Thus, to begin with, only as much bread and wine should be prepared upon the Altar for the consecration as may reasonably be expected to be necessary for the distribution. Exactness is difficult, if not impossible in some cases, but close approximation should not be hard: certainly not where regular pastoral care of the congregation is being exercised. In any event, deliberately preparing and consecrating far more bread and wine than will be needed for the distribution is irreverent and inexcusable. Better to estimate too low on occasion, and then to consecrate additional elements as needed, than deliberately to aim too high.

Following the Word of Christ Jesus, "This is My Body," and "This is My Blood," then, whatever a pastor's particular ceremonial may be, let his posture, movement, demeanor and conduct confess the truth of that Word! Please, dear brothers in Christ, do act like you believe it. Not only for the sake of a clear confession and consistent catechesis, but, above all, because it is true. Not as though the Lord would punish you for any frailties or mishaps, but because it is "truly meet, right, and salutary" that you should take care, and behave with dignity and decorum, as you handle and administer the holy Body and precious Blood of Christ.

The third specific thing that I do want my colleagues to do is really nothing more nor less than what our Lord Jesus Christ has given us Christians to do, namely, to eat and to drink His Body and His Blood. That seems so simple, and so obvious, and yet it isn't followed when it comes to the reliquae. Questions concerning what to do with the consecrated elements that remain at the conclusion of the distribution — which is to speak of the Body and Blood of Christ, as He Himself has declared, also concerning this bread and wine — are easily answered with the same Verba: "Take, eat." "Drink." Either immediately at the Altar, before concluding the Divine Service with the Post-Communion, or as soon after the Service as reasonable possible. For Luther and his followers in the 16th-century, the Sacrament extended from the consecration to the consumption of all the consecrated elements.

This practice, in harmony with our doctrine, rests solidly and simply on the Word of Jesus. So, yes, brothers, I do want you to do that. Because I want you to do what Jesus says. "Do whatever He tells you," the Blessed Virgin Mary also spoke to the servants of the feast. If care is taken in the quantities of bread and wine that are prepared for the consecration, it isn't difficult to consume whatever may remain. If, on any given occasion, more of the precious Blood of Christ remains than a pastor should consume by himself — since it is also wine, which is intoxicating — then he should enlist the assistance of other communicants (as the early Lutheran Church Orders also instruct).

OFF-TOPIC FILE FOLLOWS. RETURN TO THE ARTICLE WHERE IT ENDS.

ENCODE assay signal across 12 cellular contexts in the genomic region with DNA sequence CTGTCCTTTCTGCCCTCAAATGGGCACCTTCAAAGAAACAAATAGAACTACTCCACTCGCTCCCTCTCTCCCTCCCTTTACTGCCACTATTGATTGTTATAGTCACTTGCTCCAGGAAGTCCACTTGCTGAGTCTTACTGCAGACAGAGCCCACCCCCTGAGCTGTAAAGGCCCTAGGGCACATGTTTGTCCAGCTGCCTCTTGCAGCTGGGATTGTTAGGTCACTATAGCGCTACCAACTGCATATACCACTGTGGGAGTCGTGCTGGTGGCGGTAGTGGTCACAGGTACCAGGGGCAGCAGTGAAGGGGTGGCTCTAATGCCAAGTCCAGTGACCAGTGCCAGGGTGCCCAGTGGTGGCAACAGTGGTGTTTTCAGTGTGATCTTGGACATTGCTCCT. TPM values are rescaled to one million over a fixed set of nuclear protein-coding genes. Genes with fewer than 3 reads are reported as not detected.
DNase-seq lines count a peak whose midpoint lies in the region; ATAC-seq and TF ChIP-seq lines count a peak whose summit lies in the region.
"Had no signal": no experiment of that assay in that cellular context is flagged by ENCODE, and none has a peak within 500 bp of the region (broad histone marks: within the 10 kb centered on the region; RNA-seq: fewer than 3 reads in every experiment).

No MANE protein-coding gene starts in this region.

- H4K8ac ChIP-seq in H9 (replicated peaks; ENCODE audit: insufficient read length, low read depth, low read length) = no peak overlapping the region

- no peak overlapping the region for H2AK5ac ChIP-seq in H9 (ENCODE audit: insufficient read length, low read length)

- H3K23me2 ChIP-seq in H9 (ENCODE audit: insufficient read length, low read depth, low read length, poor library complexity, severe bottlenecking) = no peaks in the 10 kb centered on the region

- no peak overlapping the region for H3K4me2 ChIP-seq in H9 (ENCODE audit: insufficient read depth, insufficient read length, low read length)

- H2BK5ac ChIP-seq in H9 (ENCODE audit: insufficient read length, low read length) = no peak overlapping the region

This is that I want you to do. Not as a matter of ceremonial preference, but as a faithful and reverent administration of the Lord's Supper. Let's talk about ceremonies, too, as belonging to the catechesis and confession of the Sacrament. But do not suppose that I'm attempting to lay any weight upon your conscience concerning adiaphora. What God has left free, is free. But my real concern is with a more fundamental stewardship of this sacred Mystery of God. Test the spirit of what I am saying, then, and examine whether or not it is in harmony with the sure and certain Word of our Lord Jesus Christ. If it is not, then, I beg you by the mercies of God, show me my fault and correct me in brotherly love. But if what I advocate is in harmony with the Verba Testamenti Christi, I would simply urge you to honor our Lord and His gifts by bringing your practice into conformity with His Word.